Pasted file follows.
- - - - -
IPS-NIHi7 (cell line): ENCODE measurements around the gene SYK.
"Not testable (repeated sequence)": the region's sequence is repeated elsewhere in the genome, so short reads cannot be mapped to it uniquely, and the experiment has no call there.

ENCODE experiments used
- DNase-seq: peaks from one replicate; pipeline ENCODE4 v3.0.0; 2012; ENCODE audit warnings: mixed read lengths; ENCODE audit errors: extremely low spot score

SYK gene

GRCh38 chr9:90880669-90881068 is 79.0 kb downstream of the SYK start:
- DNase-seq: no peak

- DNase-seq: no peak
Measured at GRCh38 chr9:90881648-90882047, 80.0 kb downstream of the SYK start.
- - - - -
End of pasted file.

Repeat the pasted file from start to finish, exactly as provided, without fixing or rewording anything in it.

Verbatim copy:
IPS-NIHi7 (cell line): ENCODE measurements around the gene SYK.
"Not testable (repeated sequence)": the region's sequence is repeated elsewhere in the genome, so short reads cannot be mapped to it uniquely, and the experiment has no call there.

ENCODE experiments used
- DNase-seq: peaks from one replicate; pipeline ENCODE4 v3.0.0; 2012; ENCODE audit warnings: mixed read lengths; ENCODE audit errors: extremely low spot score

SYK gene

GRCh38 chr9:90880669-90881068 is 79.0 kb downstream of the SYK start:
- DNase-seq: no peak

- DNase-seq: no peak
Measured at GRCh38 chr9:90881648-90882047, 80.0 kb downstream of the SYK start.